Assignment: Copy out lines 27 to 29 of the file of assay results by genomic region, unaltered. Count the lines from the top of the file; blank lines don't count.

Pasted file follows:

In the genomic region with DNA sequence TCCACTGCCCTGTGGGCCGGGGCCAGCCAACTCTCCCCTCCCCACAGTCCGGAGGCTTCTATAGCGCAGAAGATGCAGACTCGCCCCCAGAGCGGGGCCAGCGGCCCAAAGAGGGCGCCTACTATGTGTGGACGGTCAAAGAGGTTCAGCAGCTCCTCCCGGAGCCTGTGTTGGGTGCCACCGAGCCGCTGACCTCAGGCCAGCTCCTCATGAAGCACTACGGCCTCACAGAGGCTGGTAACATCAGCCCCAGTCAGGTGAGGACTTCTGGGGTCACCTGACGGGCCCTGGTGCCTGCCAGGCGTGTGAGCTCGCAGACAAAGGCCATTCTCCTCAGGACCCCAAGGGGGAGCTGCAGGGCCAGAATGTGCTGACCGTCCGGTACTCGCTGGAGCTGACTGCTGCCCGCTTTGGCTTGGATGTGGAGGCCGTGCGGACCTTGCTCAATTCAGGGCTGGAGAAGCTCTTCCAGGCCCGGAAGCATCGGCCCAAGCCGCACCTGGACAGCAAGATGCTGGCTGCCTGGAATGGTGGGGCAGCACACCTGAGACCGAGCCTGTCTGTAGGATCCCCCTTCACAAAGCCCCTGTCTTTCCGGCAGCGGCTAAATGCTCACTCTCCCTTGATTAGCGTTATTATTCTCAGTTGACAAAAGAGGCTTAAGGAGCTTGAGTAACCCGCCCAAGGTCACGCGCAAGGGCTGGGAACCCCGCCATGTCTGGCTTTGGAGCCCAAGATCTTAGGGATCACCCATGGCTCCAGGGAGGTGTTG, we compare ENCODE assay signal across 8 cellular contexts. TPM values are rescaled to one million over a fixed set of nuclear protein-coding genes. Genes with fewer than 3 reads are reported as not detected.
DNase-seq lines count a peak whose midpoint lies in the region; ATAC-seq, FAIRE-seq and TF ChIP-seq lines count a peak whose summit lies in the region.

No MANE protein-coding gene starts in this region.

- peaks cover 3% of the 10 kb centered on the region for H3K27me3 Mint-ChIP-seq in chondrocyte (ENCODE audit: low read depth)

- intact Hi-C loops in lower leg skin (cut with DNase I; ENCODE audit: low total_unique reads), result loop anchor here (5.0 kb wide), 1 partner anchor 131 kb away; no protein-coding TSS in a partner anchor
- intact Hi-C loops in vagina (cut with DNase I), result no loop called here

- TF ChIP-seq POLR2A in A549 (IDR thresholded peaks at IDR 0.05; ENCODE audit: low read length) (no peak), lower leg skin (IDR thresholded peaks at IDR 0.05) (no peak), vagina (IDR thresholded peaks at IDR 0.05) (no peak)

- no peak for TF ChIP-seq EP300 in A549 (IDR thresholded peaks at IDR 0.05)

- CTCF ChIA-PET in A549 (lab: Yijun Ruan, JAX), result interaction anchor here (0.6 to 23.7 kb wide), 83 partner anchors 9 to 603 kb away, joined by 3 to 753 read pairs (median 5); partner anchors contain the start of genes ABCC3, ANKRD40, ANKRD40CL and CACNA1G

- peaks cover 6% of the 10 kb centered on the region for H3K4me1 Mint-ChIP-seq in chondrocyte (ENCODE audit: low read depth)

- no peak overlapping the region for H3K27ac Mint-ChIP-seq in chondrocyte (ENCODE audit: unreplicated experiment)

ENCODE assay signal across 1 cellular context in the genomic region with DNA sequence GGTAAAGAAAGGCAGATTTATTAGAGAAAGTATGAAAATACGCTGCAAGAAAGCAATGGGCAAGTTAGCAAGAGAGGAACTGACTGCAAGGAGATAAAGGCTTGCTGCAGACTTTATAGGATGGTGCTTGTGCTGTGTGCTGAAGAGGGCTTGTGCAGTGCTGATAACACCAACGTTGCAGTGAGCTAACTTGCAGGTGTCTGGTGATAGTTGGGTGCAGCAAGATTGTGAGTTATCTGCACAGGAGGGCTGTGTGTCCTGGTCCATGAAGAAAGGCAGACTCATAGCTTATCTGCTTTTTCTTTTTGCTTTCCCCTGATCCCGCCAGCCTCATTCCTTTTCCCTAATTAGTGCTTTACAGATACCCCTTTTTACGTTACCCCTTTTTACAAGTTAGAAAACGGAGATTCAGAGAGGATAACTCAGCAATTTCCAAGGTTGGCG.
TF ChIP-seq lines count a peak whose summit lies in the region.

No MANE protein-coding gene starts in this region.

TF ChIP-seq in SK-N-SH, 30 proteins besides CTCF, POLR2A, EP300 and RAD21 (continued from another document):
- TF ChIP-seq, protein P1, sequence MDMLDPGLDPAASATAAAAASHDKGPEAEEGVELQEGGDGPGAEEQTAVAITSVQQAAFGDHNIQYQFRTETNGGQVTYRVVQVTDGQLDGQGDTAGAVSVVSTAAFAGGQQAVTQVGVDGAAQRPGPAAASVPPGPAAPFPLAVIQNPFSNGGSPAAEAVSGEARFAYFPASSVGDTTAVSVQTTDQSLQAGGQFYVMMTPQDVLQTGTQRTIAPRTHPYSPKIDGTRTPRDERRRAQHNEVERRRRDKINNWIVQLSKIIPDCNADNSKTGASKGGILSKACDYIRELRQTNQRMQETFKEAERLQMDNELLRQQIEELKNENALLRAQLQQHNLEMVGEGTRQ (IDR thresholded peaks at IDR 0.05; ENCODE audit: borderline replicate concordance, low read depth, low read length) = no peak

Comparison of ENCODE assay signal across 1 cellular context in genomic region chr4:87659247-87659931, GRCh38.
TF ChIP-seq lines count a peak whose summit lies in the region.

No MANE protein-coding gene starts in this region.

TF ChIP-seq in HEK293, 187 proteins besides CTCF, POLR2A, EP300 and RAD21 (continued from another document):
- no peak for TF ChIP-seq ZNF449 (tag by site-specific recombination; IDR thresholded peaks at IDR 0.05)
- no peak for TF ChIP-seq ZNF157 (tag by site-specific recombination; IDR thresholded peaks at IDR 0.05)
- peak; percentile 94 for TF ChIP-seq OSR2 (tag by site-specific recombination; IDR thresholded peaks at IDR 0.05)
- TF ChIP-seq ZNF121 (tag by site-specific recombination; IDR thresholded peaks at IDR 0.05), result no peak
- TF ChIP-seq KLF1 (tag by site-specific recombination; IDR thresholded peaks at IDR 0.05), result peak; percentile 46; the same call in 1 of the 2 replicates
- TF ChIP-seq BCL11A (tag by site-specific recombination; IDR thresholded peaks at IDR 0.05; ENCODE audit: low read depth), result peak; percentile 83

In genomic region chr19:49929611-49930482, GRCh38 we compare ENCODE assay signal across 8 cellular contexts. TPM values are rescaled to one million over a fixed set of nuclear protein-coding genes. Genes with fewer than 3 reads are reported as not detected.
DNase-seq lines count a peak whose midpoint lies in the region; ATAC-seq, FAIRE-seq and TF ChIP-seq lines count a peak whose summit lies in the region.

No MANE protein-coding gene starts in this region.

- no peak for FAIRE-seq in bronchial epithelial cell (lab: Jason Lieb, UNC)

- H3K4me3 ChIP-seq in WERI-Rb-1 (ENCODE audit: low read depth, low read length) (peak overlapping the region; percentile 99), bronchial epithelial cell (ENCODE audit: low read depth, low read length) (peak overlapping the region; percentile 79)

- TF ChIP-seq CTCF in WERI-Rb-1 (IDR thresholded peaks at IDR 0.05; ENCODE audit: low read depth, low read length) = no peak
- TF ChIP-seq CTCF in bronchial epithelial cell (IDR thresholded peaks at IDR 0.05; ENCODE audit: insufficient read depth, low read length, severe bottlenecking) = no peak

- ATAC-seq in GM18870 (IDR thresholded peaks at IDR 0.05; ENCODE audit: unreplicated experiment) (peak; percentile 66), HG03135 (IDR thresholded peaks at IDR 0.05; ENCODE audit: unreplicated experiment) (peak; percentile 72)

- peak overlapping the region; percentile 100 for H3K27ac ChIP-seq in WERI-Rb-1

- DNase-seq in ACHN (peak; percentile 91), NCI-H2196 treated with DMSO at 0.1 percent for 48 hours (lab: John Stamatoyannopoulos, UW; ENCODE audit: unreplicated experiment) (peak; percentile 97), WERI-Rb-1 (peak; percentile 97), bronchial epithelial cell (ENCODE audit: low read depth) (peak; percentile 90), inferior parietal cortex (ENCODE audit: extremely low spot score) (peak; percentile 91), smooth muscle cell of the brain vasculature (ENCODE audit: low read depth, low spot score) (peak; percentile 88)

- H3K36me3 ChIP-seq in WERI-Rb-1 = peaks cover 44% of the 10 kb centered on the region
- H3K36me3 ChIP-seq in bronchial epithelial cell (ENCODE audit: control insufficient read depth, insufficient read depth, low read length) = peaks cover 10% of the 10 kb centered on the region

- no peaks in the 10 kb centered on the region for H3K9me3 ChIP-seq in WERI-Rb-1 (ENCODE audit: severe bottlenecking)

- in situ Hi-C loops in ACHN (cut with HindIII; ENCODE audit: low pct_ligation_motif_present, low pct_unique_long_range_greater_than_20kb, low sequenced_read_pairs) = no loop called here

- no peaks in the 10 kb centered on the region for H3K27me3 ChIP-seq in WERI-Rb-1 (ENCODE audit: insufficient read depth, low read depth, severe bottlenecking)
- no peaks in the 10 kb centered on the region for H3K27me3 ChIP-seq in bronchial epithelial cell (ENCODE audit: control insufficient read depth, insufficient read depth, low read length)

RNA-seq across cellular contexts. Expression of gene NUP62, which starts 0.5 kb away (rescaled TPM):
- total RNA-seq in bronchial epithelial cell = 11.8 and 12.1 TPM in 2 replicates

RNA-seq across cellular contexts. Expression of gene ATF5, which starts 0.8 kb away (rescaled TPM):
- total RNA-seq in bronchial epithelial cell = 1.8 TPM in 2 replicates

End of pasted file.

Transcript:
In genomic region chr19:49929611-49930482, GRCh38 we compare ENCODE assay signal across 8 cellular contexts. TPM values are rescaled to one million over a fixed set of nuclear protein-coding genes. Genes with fewer than 3 reads are reported as not detected.
DNase-seq lines count a peak whose midpoint lies in the region; ATAC-seq, FAIRE-seq and TF ChIP-seq lines count a peak whose summit lies in the region.

No MANE protein-coding gene starts in this region.